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Catholic and Non-Catholic Theologies of Liberation: Poverty, Self-Improvement, and Ethics Among Small-Scale Entrepreneurs in Guatemala City

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In the late 1960s and early 1970s, Catholic liberation theology seemed poised to become a mass movement in Latin America, whereas evangelical Protestantism did not seem likely to ever receive broad popular appeal. This paper will explore possible reasons why most of the poor in Latin America preferred to join non-Catholic churches, instead of the so-called Christian Base Communities (CEBs ) or other grassroot groups connected with liberation theology. It does so by a review of scientific literature and by presenting empirical data from field research in Guatemala City. Using a neo-Weberian approach, I will argue that various non-Catholic churches foster elements of asceticism and self-improvement, which provide an important asset for the poor in Guatemala in their quest to better their lives both economically and spiritually.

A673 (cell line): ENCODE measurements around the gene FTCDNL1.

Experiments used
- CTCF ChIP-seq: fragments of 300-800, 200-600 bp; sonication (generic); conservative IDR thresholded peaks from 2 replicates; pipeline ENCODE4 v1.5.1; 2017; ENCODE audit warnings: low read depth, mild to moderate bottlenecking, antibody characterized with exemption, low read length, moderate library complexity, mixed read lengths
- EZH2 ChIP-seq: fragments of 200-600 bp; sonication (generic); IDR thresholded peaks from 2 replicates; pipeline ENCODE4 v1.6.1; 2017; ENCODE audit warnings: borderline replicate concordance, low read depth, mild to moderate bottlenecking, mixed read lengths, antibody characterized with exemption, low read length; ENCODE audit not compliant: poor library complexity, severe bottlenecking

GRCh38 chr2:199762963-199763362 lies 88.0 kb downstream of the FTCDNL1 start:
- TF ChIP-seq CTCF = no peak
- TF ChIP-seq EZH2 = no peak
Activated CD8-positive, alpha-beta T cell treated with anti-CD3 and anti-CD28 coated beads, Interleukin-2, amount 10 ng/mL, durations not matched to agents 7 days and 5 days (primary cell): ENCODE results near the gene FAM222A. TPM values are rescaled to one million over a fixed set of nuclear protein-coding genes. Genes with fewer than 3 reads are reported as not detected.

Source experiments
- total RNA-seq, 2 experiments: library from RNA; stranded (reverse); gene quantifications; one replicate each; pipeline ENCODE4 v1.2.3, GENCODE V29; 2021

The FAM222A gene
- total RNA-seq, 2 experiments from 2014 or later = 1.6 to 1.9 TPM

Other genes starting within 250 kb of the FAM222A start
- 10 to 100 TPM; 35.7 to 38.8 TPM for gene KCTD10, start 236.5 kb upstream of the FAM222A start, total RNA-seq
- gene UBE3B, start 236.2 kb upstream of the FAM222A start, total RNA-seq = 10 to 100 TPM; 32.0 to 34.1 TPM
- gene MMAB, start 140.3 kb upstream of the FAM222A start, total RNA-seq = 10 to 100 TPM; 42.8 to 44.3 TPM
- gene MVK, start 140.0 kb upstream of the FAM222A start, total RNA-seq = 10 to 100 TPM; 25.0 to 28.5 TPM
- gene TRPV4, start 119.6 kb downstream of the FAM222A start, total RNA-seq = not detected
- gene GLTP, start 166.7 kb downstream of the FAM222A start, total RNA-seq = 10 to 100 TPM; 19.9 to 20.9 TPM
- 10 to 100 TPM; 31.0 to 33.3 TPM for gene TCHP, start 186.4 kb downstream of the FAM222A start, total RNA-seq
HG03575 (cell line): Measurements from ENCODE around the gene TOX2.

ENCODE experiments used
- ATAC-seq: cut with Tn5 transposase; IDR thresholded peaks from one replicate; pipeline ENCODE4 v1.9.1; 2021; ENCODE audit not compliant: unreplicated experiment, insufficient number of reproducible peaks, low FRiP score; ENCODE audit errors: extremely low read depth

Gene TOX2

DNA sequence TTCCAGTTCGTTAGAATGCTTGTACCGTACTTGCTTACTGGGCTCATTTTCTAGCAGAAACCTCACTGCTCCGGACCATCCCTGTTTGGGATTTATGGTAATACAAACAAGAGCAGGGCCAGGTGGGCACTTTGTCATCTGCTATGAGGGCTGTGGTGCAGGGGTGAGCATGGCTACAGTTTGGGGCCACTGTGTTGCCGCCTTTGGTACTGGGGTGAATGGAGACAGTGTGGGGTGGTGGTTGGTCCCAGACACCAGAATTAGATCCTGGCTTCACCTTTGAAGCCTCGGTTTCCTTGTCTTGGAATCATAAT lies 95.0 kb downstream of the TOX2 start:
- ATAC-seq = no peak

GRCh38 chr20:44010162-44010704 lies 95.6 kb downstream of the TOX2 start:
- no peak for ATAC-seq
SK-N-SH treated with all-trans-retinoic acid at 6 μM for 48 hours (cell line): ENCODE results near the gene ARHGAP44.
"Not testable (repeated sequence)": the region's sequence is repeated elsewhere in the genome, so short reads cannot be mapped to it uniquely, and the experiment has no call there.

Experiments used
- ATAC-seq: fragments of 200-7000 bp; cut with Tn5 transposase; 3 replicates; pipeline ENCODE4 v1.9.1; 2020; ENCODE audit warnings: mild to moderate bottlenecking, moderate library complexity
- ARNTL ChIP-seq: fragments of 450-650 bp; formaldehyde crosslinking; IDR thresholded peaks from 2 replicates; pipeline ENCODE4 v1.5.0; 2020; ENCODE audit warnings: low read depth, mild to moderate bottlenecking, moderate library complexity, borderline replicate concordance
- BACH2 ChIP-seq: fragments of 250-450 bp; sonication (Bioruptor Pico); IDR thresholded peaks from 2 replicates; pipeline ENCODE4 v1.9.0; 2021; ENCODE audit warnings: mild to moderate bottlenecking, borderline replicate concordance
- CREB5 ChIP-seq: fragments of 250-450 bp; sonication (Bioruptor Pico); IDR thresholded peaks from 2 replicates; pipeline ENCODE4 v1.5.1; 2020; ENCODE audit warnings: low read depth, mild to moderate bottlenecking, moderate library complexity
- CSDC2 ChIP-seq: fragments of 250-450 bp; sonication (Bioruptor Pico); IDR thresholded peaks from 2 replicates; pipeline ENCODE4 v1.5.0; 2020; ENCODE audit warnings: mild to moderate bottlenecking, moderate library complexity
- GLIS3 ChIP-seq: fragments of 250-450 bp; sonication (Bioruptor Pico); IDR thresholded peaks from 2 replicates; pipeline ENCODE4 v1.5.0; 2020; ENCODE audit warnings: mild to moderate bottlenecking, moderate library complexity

Document Type: Research Article


Affiliations: Department of Cultural Anthropology, Utrecht University, The Netherlands

Publication date: March 1, 2002


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